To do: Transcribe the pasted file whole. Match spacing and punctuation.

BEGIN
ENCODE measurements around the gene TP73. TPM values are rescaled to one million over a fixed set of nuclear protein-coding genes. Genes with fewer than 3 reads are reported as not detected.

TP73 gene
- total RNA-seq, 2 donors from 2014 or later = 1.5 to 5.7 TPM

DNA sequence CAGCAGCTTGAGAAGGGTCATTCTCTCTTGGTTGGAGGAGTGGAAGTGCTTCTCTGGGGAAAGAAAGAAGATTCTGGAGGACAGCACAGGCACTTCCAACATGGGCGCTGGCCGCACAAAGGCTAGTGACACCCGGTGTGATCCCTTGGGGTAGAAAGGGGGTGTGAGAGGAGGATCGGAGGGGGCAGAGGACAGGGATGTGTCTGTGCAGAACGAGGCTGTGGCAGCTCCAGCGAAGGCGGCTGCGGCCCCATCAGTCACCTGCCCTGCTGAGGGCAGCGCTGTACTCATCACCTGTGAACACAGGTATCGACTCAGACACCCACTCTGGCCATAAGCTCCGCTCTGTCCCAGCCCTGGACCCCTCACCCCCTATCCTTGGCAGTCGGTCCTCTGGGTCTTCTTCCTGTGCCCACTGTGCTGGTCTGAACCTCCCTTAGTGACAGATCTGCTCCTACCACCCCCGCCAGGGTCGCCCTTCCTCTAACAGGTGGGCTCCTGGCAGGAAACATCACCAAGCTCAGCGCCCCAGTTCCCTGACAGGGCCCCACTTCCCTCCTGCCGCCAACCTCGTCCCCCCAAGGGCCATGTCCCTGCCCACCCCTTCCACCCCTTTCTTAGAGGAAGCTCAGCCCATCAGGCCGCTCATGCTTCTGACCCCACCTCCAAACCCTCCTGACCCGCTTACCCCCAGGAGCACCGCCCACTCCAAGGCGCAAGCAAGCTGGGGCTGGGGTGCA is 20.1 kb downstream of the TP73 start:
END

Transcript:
ENCODE measurements around the gene TP73. TPM values are rescaled to one million over a fixed set of nuclear protein-coding genes. Genes with fewer than 3 reads are reported as not detected.

TP73 gene
- total RNA-seq, 2 donors from 2014 or later = 1.5 to 5.7 TPM

DNA sequence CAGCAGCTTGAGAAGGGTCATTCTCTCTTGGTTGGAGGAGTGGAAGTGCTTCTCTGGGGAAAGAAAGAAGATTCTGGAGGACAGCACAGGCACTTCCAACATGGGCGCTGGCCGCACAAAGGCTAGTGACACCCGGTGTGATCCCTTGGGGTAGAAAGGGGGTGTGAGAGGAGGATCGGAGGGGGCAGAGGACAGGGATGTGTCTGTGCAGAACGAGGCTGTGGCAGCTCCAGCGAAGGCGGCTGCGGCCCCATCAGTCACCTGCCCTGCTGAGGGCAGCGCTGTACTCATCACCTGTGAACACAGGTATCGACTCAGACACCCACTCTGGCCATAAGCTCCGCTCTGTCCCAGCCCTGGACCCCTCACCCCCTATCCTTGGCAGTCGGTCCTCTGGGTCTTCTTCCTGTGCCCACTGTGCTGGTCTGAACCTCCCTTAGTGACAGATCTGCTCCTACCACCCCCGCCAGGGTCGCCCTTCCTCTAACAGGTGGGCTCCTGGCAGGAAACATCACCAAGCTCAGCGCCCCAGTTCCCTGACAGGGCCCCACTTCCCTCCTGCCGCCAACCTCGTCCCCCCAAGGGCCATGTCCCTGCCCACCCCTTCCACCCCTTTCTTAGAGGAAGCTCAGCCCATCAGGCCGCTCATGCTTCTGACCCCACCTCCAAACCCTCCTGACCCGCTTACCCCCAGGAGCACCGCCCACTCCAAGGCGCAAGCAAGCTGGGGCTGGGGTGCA is 20.1 kb downstream of the TP73 start: